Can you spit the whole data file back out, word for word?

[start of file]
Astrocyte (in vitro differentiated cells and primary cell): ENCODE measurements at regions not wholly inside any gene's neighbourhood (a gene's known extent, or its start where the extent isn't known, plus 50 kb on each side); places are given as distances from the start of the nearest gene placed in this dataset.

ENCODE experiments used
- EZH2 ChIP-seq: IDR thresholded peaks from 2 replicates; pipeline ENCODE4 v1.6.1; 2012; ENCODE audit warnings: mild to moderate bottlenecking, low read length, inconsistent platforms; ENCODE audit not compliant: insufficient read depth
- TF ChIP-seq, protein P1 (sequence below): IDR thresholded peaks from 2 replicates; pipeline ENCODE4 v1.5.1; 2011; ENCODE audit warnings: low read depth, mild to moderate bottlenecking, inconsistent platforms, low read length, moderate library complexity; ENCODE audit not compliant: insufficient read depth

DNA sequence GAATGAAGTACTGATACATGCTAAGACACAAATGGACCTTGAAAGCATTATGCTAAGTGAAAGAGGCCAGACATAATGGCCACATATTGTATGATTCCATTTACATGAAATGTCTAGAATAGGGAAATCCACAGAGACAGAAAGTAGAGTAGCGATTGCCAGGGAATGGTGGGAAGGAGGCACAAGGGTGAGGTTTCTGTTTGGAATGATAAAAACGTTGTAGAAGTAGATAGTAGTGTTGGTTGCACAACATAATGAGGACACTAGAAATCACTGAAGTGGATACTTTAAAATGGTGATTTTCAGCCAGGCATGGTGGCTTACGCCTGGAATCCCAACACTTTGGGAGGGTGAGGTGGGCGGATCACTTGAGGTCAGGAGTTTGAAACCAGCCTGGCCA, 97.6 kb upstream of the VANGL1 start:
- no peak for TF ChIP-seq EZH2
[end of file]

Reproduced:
Astrocyte (in vitro differentiated cells and primary cell): ENCODE measurements at regions not wholly inside any gene's neighbourhood (a gene's known extent, or its start where the extent isn't known, plus 50 kb on each side); places are given as distances from the start of the nearest gene placed in this dataset.

ENCODE experiments used
- EZH2 ChIP-seq: IDR thresholded peaks from 2 replicates; pipeline ENCODE4 v1.6.1; 2012; ENCODE audit warnings: mild to moderate bottlenecking, low read length, inconsistent platforms; ENCODE audit not compliant: insufficient read depth
- TF ChIP-seq, protein P1 (sequence below): IDR thresholded peaks from 2 replicates; pipeline ENCODE4 v1.5.1; 2011; ENCODE audit warnings: low read depth, mild to moderate bottlenecking, inconsistent platforms, low read length, moderate library complexity; ENCODE audit not compliant: insufficient read depth

DNA sequence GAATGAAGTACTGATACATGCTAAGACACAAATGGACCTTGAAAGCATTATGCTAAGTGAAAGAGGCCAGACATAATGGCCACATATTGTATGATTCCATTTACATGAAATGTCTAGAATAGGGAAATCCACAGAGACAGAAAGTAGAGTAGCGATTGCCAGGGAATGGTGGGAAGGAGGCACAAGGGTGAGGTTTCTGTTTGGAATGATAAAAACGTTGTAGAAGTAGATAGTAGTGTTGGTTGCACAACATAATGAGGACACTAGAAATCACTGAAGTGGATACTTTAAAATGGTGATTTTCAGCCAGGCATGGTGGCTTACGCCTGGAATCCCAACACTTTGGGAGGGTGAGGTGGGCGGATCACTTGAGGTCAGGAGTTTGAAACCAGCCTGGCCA, 97.6 kb upstream of the VANGL1 start:
- no peak for TF ChIP-seq EZH2